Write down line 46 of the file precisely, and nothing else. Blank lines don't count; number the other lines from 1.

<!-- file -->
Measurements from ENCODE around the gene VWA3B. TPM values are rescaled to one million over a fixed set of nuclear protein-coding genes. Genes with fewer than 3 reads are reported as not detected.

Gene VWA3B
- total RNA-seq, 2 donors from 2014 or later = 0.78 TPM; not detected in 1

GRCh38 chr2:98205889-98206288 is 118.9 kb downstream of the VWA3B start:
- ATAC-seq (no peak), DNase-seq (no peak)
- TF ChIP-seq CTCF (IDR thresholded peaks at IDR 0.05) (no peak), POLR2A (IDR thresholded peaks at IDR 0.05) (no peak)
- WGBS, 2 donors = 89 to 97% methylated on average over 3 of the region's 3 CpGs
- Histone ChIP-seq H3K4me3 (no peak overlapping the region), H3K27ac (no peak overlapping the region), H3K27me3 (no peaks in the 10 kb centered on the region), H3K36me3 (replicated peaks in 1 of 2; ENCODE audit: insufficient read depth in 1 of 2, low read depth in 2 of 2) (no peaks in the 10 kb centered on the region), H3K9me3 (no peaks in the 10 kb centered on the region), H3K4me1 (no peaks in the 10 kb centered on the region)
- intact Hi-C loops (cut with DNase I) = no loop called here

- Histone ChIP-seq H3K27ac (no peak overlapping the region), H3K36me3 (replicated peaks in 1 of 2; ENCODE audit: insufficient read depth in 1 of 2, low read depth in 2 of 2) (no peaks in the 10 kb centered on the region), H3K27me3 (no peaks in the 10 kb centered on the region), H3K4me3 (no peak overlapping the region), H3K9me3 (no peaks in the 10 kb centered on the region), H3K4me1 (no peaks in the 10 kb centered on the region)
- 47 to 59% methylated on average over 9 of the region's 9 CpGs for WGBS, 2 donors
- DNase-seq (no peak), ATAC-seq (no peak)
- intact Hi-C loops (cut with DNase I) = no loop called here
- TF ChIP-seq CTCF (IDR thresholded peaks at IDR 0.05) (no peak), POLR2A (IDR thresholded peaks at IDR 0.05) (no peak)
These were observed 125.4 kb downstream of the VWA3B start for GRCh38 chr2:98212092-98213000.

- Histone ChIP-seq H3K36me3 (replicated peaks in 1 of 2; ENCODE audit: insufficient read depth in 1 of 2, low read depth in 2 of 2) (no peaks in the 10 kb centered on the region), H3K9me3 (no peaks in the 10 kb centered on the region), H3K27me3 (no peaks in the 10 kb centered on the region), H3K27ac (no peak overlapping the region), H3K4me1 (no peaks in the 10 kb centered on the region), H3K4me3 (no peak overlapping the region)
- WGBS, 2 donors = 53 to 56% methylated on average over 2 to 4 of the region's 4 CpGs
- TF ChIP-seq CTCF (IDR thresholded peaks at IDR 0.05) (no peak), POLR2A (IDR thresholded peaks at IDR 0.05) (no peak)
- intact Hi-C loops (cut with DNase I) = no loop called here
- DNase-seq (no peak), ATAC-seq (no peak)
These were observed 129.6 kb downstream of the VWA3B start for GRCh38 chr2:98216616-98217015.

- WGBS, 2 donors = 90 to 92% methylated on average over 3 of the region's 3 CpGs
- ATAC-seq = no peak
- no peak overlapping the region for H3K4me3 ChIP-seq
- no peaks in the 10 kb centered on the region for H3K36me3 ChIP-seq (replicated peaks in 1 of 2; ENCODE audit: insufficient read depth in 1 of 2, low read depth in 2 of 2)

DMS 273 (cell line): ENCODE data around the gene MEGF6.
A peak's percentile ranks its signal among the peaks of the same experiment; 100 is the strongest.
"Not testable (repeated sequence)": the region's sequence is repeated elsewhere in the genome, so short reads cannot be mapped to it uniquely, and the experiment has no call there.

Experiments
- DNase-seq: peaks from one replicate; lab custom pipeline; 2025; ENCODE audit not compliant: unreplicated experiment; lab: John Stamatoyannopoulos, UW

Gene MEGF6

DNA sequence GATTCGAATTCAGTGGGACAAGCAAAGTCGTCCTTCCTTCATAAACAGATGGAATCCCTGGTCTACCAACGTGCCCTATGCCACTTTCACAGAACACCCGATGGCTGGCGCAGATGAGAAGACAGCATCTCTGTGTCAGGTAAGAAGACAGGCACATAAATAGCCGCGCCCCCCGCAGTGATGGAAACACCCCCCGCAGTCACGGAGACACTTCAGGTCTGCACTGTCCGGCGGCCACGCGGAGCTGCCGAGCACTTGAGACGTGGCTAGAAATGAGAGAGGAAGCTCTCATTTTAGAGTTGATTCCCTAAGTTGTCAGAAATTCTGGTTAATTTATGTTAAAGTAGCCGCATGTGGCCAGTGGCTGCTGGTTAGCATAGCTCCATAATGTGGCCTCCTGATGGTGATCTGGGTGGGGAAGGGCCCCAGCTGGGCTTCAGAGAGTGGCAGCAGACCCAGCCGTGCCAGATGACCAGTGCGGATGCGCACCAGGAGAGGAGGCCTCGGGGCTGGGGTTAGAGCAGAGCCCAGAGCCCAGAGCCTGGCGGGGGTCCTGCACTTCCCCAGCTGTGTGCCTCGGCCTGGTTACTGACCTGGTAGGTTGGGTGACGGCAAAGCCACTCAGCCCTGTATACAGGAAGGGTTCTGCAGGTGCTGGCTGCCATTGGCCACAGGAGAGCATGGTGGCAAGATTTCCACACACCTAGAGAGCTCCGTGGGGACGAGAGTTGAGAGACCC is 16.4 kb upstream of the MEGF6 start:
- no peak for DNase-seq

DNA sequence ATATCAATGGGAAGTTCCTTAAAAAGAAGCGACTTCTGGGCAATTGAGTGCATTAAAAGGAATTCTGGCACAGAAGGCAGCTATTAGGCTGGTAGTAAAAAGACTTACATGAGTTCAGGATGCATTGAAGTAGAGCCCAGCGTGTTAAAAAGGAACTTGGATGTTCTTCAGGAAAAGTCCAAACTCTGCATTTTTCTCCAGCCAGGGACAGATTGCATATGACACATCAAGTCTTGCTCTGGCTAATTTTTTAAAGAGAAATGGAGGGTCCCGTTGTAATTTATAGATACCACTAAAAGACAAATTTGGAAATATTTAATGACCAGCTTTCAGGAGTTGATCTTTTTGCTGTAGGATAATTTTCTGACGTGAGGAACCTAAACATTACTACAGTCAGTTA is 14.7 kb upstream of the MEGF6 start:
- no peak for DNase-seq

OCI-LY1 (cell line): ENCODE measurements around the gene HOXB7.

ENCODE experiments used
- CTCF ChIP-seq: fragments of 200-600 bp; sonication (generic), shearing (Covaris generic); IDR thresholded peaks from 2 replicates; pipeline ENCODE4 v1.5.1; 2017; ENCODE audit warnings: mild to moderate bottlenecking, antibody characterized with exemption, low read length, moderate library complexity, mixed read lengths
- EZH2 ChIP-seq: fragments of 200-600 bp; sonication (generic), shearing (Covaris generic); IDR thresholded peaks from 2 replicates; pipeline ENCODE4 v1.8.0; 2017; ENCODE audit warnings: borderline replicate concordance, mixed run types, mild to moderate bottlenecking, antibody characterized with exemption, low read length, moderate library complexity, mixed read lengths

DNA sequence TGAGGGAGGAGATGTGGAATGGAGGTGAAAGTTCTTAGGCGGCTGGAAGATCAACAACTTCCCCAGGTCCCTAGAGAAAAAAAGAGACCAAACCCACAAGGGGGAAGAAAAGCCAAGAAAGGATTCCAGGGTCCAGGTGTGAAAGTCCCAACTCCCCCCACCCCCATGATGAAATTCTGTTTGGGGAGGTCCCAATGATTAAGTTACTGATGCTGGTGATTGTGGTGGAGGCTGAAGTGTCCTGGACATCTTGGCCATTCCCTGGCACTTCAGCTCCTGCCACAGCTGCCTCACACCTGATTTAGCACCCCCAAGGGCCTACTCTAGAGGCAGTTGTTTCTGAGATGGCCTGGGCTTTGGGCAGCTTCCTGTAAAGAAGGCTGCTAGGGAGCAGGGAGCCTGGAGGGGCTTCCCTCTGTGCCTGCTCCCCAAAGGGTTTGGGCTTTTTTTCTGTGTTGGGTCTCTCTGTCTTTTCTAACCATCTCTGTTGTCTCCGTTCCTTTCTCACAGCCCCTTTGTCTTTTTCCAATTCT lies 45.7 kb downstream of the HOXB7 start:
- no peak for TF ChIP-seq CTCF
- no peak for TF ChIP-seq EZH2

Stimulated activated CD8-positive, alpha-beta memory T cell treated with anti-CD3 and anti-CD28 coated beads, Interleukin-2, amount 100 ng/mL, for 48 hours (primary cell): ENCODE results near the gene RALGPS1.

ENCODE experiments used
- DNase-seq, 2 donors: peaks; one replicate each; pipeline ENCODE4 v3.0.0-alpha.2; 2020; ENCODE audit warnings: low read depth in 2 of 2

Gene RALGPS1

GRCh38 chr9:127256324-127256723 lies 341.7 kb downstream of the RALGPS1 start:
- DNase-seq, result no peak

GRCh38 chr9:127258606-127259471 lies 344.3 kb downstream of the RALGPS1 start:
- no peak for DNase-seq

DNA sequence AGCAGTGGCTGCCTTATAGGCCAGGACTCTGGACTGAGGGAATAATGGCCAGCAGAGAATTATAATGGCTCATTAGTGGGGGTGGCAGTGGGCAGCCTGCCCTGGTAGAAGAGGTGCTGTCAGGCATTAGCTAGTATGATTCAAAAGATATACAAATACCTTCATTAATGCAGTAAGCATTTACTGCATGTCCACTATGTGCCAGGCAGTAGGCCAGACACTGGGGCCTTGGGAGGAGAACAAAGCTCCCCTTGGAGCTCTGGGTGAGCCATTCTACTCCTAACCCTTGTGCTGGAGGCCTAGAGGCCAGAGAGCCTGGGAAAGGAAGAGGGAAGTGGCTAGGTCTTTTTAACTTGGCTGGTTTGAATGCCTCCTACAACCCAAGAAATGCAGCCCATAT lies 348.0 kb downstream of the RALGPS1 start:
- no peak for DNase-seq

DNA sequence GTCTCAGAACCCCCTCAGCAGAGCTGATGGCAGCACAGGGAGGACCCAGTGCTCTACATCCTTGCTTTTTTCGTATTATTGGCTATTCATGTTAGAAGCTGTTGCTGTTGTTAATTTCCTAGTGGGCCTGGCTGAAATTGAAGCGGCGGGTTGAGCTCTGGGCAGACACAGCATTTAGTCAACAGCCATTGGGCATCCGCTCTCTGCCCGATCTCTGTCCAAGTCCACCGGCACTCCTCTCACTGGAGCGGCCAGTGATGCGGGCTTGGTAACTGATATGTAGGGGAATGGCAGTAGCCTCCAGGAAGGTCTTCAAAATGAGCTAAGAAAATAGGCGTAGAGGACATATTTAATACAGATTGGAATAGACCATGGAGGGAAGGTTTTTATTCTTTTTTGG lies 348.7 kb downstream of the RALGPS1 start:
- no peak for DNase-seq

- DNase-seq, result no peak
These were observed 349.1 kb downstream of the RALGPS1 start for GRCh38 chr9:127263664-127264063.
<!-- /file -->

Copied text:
Gene RALGPS1